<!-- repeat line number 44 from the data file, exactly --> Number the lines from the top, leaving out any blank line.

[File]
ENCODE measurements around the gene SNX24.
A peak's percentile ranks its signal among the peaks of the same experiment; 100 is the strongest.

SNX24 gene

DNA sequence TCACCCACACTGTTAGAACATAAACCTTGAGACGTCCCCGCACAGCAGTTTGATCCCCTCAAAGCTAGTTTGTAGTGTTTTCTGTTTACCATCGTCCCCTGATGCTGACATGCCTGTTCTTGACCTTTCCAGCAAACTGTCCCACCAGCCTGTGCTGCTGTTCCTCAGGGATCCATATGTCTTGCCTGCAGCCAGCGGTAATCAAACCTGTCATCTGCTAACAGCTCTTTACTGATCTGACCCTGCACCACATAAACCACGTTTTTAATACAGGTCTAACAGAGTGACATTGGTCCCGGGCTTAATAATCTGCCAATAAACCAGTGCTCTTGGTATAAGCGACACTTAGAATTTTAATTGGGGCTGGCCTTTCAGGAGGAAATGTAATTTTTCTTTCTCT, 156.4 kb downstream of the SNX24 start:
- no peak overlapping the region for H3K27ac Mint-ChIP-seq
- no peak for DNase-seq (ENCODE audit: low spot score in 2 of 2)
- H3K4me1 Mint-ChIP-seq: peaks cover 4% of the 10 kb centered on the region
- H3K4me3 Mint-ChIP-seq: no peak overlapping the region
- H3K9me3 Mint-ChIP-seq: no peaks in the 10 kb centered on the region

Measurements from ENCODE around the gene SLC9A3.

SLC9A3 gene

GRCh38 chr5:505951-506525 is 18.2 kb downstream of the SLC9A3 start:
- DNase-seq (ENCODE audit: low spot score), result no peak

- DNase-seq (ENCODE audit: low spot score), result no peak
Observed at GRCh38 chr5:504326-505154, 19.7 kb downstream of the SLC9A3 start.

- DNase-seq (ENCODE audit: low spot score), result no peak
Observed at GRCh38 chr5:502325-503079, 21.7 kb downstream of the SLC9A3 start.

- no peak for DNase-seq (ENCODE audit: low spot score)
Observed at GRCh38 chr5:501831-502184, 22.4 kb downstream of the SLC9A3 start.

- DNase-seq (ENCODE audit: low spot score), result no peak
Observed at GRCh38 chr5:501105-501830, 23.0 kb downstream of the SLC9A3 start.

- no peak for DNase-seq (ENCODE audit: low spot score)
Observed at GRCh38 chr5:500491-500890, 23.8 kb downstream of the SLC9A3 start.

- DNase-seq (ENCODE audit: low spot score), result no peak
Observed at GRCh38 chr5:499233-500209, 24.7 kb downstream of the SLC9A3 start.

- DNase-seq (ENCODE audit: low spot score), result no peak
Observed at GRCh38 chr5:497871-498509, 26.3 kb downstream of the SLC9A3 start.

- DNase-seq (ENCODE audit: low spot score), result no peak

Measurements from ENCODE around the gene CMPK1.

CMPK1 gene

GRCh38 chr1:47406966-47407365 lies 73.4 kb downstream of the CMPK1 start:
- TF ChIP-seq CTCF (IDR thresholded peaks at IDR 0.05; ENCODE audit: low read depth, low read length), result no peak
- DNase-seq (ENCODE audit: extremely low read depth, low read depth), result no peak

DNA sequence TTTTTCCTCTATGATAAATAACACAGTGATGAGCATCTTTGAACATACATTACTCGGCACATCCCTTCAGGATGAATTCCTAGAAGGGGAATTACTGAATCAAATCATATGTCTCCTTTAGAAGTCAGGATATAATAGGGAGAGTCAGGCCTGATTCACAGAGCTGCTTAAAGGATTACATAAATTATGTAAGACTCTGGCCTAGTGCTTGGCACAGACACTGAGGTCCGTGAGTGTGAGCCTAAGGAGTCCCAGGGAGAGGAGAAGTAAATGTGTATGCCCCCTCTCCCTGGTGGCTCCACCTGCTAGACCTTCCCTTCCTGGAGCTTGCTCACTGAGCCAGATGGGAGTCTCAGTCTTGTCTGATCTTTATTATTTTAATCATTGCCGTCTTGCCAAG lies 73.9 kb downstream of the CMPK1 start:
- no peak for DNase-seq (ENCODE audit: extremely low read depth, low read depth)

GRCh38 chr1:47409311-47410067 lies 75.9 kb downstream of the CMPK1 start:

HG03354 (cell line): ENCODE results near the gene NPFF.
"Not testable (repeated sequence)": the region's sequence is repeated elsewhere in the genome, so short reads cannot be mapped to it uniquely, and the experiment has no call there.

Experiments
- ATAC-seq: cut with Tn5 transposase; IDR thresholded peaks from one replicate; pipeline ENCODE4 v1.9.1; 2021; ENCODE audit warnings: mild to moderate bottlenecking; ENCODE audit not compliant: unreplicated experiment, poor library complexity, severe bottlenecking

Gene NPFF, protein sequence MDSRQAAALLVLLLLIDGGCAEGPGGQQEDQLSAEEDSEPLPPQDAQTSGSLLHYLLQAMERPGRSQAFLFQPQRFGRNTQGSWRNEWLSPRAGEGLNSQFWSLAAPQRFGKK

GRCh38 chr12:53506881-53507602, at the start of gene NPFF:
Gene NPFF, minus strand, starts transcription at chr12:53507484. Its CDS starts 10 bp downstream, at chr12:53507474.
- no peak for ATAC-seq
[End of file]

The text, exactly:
- no peak for ATAC-seq